2. Great post. Where the hell did you pull fucking Rick Zombo from?

  3. Sports fan geography has always been an interesting phenomenon for me. I fully agree that you should cheer for the teams in your hometown.

    There are obviously exceptions to this rule though. For example if you grew up in Tampa and cheered for the Braves all your life, you shouldn't have to drop your allegiance to them just because the D-Rays moved into town (and honestly who would want to?).

    Even more of a gray area are the folks that don't live in a major sports market. I grew up in Iowa which is more or less an autonomous sports fan region. Depending on where you lived, the bulk of the fans could be cheering for the Bears, Packers, Vikings, or Chiefs, with the Cowboy tools peppered throughout. But if you chose to cheer for the Cowboys, Raiders, Giants, or Dolphins you had that opportunity without totally being considered a moron. I still think it's best to stick with teams located nearest to you. I mean, how fun is it really to cheer for a team who's games never get played on tv in your area anyway?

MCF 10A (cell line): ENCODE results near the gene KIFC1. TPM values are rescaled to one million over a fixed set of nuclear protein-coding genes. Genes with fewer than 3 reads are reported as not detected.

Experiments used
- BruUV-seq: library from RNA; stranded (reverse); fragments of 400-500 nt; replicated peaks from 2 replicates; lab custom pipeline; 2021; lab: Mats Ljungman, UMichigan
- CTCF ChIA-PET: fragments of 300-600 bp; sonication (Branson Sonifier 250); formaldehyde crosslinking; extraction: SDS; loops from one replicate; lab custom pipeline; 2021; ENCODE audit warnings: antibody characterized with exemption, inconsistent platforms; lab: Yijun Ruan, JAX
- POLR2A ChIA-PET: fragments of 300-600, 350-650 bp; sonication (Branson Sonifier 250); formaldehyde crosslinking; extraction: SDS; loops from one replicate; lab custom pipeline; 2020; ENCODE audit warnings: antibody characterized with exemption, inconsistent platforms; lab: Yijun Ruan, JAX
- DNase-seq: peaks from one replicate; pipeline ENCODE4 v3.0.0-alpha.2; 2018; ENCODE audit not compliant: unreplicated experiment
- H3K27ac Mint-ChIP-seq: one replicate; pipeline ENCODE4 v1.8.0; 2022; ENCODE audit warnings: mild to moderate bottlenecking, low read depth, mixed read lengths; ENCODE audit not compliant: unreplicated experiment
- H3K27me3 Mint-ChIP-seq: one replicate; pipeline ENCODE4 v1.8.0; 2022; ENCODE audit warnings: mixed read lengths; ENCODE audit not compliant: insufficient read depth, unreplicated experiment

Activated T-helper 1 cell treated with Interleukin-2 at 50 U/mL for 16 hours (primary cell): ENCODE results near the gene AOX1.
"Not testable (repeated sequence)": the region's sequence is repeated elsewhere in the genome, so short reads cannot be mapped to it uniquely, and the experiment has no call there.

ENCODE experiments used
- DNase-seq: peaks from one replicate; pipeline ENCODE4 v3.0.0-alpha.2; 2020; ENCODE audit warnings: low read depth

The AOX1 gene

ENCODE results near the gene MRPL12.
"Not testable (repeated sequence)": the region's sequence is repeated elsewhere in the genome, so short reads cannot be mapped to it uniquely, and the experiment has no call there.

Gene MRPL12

4. Bravo. I'm from Cleveland so I don't share your love for Detroit teams. (Actually, I f*cking HATE the Pistons and the Wolverines, but I guess you can understand that) But the point is, you are right on with all of these comments. Someday (soon I hope) we in Cleveland will experience a sports renaissance, and I will personally be starting bar fights with fairweather fans all over downtown C-town.